I came to UNM because … Three things primarily attracted me to UNM’s MCRP program: the social justice focus, opportunity to study and work in indigenous communities, and the affordability of the school. I came to planning from working on community development and racial justice issues in the non-profit sector. My intention in returning to school was to further my skills while having the chance to synthesize and reflect on the work I had been doing “on the ground.” I intend to continue working on issues at the intersection of poverty, inequality, and, increasingly, climate change adaptation. I care about supporting communities in exercising their collective agency, building capacity, and strengthening resilience.

Muhammad A. Hussain

Master of Community & Regional Planning

I was born to a “Primary School Teacher” in the bordering District (OKARA) of the Punjab Pakistan. Being a son of a school teacher learning became my passion. The country where I live faces multiple socio-economic problems, including poverty, corruption, and terrorism. Pakistan is only a little bigger than Texas, but it has a population of two hundred million people. Our metropolitan cities are facing rapid population growth, rural-urban migration, resource scarcity, socioeconomic inequality and severe poverty. An effective and fair distribution of resources is required for raising the standards of living for people living under the poverty line. The economy is suffering because large numbers of young urban youth are unproductive and unemployed. They don’t have access to quality education, health care or employment opportunities. This is a leading cause of poverty and restlessness in communities throughout the country. Traffic jams, poor urban transport systems and infrastructure are also problems. A lack of basic infrastructure for education has contributed to unemployment and crimes.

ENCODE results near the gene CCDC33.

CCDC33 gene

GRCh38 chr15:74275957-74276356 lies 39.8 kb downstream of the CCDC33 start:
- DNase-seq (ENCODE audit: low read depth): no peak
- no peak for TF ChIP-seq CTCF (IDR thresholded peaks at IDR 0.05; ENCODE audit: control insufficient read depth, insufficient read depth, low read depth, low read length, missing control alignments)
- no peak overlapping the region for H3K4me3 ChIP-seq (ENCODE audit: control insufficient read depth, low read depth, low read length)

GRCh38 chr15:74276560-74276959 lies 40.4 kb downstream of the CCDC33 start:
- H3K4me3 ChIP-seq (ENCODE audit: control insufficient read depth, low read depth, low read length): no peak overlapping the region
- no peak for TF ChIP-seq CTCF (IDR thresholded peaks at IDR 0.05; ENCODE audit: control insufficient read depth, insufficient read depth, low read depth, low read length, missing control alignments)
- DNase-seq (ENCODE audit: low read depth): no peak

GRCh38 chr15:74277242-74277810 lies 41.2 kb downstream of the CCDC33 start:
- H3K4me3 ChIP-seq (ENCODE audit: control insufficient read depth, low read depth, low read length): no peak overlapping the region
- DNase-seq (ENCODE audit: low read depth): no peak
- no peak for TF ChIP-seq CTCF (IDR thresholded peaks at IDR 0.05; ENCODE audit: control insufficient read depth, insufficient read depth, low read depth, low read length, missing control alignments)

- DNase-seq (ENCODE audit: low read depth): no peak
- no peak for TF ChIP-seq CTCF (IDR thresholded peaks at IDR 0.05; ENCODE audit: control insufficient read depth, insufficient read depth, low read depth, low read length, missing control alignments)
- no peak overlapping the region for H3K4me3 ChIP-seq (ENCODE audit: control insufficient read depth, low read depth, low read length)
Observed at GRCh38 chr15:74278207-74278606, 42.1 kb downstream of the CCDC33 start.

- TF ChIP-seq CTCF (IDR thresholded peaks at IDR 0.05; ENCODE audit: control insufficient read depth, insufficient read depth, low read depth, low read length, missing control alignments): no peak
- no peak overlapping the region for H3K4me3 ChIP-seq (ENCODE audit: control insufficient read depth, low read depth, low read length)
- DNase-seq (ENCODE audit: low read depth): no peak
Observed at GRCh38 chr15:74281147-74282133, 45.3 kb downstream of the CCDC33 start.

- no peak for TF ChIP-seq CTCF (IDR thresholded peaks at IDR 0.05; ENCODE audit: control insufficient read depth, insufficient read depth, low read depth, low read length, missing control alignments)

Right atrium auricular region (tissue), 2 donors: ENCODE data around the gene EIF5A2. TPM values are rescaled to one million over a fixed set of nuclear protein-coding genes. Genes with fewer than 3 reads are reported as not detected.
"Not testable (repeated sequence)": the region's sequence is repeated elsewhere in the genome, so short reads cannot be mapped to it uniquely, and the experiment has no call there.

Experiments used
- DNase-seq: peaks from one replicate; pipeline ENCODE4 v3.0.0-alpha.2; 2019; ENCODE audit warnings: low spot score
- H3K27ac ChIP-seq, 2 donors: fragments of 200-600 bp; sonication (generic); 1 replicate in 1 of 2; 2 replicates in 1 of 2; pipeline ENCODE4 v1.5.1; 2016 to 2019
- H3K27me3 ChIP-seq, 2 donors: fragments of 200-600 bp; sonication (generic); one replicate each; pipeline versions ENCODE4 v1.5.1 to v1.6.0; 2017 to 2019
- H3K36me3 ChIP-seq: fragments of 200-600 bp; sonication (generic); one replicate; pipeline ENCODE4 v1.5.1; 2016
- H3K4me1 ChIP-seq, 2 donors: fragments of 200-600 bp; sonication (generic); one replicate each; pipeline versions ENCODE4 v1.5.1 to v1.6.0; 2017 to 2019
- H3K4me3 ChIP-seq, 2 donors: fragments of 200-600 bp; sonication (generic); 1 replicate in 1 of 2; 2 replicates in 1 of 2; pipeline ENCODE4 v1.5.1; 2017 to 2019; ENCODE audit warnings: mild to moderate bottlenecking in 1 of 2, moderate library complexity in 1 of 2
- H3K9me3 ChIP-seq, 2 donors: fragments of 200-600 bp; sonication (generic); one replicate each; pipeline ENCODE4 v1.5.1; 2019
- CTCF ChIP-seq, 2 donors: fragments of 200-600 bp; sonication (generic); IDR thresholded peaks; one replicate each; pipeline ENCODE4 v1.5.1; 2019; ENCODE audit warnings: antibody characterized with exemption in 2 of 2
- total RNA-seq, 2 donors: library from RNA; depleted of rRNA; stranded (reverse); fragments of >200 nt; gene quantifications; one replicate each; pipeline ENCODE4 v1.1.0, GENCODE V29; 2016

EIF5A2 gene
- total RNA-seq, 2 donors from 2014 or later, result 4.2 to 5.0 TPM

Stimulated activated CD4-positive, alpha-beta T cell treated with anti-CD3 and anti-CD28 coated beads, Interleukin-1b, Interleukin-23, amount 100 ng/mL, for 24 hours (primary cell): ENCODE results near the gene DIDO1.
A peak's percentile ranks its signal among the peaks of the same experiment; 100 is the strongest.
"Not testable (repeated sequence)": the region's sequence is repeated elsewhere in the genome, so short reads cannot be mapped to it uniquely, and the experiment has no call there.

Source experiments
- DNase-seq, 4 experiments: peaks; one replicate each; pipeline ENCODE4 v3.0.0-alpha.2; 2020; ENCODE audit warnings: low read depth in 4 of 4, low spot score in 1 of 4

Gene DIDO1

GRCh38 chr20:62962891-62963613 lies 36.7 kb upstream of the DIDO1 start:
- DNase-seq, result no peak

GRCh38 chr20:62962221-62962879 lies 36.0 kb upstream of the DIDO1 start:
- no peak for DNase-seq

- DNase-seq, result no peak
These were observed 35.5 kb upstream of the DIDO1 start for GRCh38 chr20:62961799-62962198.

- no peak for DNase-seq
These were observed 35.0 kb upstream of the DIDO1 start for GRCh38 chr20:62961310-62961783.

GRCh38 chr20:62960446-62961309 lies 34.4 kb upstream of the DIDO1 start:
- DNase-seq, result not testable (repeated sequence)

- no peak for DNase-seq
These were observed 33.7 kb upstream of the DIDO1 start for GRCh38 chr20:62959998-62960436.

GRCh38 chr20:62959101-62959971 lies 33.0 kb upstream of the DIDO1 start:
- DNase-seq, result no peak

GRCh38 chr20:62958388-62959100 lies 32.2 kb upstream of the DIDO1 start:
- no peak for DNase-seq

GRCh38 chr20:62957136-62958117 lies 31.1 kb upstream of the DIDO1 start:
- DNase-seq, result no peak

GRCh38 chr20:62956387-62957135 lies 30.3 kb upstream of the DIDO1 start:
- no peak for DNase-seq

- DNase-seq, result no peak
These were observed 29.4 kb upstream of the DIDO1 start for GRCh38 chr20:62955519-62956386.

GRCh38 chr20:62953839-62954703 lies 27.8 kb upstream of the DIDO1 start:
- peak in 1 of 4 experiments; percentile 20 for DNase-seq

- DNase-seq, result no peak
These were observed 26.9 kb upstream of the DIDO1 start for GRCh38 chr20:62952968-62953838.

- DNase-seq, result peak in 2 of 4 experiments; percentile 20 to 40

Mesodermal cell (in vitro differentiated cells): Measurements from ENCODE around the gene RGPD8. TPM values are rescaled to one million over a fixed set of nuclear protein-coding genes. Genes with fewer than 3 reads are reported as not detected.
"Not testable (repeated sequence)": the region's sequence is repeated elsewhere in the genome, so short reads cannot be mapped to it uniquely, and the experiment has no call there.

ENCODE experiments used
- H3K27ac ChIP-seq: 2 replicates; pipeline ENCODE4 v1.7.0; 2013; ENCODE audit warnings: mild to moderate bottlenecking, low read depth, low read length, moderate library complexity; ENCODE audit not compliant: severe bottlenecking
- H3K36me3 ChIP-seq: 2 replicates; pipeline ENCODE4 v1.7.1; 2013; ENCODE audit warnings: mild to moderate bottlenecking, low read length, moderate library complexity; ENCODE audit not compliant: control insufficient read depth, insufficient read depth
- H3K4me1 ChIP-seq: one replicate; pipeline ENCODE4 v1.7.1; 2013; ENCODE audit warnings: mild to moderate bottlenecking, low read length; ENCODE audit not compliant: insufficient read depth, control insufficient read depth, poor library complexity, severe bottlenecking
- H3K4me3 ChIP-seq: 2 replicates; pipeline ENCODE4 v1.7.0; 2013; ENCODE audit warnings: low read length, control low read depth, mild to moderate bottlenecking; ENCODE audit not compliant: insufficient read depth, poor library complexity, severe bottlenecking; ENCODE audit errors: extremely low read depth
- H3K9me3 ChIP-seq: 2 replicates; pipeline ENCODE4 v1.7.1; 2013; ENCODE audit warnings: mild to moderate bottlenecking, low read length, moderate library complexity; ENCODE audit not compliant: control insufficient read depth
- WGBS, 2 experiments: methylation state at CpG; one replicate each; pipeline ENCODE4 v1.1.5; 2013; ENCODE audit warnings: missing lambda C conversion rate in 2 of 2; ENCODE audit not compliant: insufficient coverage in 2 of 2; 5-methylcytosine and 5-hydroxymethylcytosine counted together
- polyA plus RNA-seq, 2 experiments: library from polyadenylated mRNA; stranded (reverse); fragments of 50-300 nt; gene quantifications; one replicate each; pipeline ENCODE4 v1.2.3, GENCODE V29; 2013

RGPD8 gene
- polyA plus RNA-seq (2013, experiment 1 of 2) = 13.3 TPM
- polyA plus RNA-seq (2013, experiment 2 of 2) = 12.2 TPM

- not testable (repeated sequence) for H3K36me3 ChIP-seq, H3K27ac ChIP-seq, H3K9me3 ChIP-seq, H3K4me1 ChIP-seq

I came to UNM because … I want to learn the skills of economic, political, social, legal and technical perspectives of housing, community development, and planning. Pakistan is suffering from illiteracy, poor health, natural disasters, urban slums, poor public services and futile economic development projects. I am interested in developing skills and knowledge to understand and become a part of managing these processes. My long-term goal is to work in community development in Pakistan. I want to devise a policy to protect open agricultural land and provide affordable housing for low-income communities in collaboration with the local authorities. I want to be a part of a comprehensive process to develop my community’s own vision for a better future and positive social change.

Jason Herman

Master of Community & Regional Planning

I was born and raised in Albuquerque, which I left for Florida after finishing high school. After eight years in Florida with a new family, I returned home to New Mexico to pursue a degree at UNM. I am a third generation Lobo with my grandfather getting his law degree at UNM in the 60s and my mother earning her Master’s in education in the 80s.

I came to UNM because ... I began at UNM in the BAEPD undergrad program and found the natural continuance of my education to be the MCRP program. Since having children my intention has been to raise them here in New Mexico leading me to look for ways to specialize in community and policy issues specific to the region. The MCRP and Water Resources dual degree program provided me with everything I was looking for and was a rewarding as well as challenging path. I hope to find work in the areas of policy and community collaboration so that I may guide and affect change within the community I live and work.

Sky Tallman

Master of Community & Regional Planning

I grew up in New Mexico and has lived in Germany, Austria, Japan, and New Zealand and I am fluent in German and Spanish. I spent the last six years teaching history at The MASTERS Program Early College High School in Santa Fe.

I came to UNM because … my planning interests include predictive modeling, retrofitting suburbia, economic development, affordable housing, zoning and land use. The choice to study urban planning came partly as a protest against the status quo and a conviction that through planning many critical aspects of the human condition can be improved.